Existential Crisis

Copy of Outside No 2
‘Outside’ No.2. Oil on canvas, by the author

“When you hit a wall – of your own imagined limitations – just kick it in.”

― Sam Shepard

There is a point that some of us reach in life where the everyday normality to which everyone appears to be well adjusted just isn’t enough to keep us content, stable or secure.  It can come out of the blue, or after a taste of the success we may have aspired to that once seemed to promise fulfilment.  It is the point of questioning our life in ways that run deeper than contemporary social narratives commonly adopted concerning ambition, career, family, appearance, and material comforts with which most of society busies itself.  Existential crisis is a crossroads of awareness at which we realise that these pursuits just aren’t enough to calm that part of us that is awake to questions of life and death, meaning and purpose, the eternal, and our very small, fleeting part in the inconceivable expanse of the universe.  In this sense it raises the pointed question of ‘what really matters?’.

For some, this question at the point of existential awareness is never very far away.  For others, it can be a horrifying dread that awakens us suddenly in the middle of the night or in the middle of life, demanding answers to questions we seldom dare ask.  In either case, anxiety or angst lies at the centre of this experience: a dread and deep sense of unease that can sometimes be confused with depression or some other unexplained malady that torments us.  Typically, such moments can arise out of significant life changes: the loss of a loved one or career, retirement, the so-called ‘mid-life crisis’, a health scare, a major challenge to our assumptions, or the sheer force of meaninglessness that breaks through a life of endless routine, finding oneself alone for extended periods, loss of status or material possessions, a crisis of faith, becoming a parent, getting married or divorced, being near death through accident or illness, a change of culture or a shift in consciousness brought about by substance misuse or a spiritual experience.  There are many events in life that lift us out of the daydream of conventional thought into a greater awareness of the fundamental features of a temporal, fragile life and our particular life’s demand that we fulfil a purpose beyond the one which we may have assumed to this point.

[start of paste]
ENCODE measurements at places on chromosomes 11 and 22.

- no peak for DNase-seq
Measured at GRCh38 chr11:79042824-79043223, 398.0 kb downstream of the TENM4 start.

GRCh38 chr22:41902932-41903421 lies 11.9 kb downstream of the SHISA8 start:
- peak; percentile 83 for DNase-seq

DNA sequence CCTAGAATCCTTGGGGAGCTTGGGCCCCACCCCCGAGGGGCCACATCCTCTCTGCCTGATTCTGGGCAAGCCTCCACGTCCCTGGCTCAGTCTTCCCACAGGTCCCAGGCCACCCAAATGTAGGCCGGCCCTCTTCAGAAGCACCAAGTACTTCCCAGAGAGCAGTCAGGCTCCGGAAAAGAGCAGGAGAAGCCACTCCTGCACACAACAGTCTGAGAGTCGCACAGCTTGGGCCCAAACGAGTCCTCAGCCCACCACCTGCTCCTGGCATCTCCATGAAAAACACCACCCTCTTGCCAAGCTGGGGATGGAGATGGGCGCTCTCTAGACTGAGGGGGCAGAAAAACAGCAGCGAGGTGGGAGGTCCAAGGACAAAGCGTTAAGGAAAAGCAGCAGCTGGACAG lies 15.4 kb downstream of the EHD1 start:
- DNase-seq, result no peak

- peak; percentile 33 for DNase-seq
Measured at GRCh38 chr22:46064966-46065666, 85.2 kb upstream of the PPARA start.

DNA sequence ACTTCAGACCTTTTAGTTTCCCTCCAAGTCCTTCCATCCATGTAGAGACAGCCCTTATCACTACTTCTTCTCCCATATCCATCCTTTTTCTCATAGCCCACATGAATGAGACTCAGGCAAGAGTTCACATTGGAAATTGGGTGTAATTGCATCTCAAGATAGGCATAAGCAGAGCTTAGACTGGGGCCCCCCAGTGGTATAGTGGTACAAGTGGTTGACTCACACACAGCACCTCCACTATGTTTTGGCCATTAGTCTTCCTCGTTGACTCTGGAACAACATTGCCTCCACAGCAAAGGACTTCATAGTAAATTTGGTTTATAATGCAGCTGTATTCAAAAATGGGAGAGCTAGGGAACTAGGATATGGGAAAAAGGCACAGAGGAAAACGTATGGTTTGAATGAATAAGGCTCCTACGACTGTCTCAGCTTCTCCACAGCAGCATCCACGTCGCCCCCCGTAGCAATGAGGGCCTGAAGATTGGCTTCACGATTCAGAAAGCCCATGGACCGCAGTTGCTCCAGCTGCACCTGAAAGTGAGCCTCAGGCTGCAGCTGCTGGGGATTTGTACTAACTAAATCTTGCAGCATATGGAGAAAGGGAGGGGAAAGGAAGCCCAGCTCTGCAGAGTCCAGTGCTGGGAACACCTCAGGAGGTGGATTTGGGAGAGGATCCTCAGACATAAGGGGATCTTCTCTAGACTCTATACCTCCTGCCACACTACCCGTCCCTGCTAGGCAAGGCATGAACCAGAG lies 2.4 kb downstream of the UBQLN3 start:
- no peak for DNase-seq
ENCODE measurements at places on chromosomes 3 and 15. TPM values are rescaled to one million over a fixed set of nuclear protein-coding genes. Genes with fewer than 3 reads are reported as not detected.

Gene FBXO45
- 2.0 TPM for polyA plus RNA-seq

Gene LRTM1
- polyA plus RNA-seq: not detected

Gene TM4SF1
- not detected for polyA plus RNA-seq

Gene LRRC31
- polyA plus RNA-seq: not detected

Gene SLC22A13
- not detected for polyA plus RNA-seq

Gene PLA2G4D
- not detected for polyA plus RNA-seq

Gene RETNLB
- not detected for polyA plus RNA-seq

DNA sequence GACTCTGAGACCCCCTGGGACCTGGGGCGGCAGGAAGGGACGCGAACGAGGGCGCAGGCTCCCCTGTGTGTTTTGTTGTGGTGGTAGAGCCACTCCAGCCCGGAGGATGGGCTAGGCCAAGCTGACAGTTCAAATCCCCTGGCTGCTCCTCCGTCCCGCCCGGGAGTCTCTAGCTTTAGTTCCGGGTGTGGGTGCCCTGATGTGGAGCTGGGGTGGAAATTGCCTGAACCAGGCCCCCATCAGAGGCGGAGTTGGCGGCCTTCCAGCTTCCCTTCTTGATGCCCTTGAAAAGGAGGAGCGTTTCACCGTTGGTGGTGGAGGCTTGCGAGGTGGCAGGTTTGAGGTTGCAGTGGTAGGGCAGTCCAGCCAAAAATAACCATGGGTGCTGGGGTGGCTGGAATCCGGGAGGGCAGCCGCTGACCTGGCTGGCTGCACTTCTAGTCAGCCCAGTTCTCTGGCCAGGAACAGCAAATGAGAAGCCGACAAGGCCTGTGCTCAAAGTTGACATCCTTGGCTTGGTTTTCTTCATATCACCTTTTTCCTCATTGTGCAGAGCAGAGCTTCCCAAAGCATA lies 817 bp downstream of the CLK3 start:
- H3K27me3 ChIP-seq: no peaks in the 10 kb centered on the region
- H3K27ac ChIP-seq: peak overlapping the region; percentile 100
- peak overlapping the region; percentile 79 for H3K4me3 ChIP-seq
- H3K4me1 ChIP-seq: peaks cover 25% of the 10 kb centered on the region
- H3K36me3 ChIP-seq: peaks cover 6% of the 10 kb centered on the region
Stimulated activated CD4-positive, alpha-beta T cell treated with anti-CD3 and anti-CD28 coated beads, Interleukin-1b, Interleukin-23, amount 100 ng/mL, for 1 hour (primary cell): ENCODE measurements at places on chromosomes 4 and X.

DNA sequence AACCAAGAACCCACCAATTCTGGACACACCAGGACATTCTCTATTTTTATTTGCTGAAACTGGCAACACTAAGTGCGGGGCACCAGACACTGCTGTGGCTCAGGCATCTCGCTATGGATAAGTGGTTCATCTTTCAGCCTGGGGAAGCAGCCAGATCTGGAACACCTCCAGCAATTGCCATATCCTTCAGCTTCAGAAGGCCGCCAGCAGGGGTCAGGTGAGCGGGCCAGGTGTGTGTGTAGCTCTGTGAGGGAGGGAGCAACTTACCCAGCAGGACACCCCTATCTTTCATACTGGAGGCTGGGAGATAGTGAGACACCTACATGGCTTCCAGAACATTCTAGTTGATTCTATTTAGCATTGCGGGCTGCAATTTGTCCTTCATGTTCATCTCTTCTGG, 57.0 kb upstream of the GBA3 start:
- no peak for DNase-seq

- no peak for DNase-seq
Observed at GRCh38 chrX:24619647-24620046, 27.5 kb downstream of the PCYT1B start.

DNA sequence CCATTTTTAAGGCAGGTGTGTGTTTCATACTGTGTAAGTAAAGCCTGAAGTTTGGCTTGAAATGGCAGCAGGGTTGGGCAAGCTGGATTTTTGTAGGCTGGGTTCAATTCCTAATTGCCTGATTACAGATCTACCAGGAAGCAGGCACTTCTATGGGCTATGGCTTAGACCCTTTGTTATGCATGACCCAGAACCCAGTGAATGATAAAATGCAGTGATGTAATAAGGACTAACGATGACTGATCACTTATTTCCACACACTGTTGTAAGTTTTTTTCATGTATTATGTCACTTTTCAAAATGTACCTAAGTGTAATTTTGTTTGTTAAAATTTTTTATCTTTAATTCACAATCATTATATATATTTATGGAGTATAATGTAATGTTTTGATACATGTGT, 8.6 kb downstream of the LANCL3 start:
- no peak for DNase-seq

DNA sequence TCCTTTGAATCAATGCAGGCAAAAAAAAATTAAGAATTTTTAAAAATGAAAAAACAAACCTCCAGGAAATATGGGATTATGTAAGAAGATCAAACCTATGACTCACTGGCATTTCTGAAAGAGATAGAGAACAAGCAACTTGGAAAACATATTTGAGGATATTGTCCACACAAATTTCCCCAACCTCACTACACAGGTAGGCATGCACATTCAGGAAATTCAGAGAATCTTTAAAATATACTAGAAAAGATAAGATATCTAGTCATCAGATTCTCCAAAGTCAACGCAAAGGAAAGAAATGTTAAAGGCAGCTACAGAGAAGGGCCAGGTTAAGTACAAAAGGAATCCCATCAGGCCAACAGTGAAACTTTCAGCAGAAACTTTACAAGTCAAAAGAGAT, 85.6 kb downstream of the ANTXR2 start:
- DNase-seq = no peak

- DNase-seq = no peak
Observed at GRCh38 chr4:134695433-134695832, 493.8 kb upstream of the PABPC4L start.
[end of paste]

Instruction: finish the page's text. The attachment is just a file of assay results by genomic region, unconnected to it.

The truth is that the emptiness or nothingness that can characterise existential crisis is often a hunger in us that yearns for more than the superficial, material comforts Western society is built upon. And like bodily hunger, existential hunger is a call to be fed in what used to be called the ‘soul’: a place that requires for its fulfilment existential and spiritual answers rather than more of the mundane.  However, many of us, rather than discerning the difference, attempt to satisfy this need through escaping into entertainment, pleasure, alcohol and mind-altering substances, over-eating, over-spending, addictions, sex, reckless behaviours, and the many other means of quelling our inner disquiet.  These attempts, however, are like eating more junk food when our body craves real nourishment that a steady diet of junk food has failed to provide.  And likewise more of the same will stave off the hunger for a while, whilst the deeper craving for something absent remains, perhaps as a whisper or knawing in the background of our immediate awareness.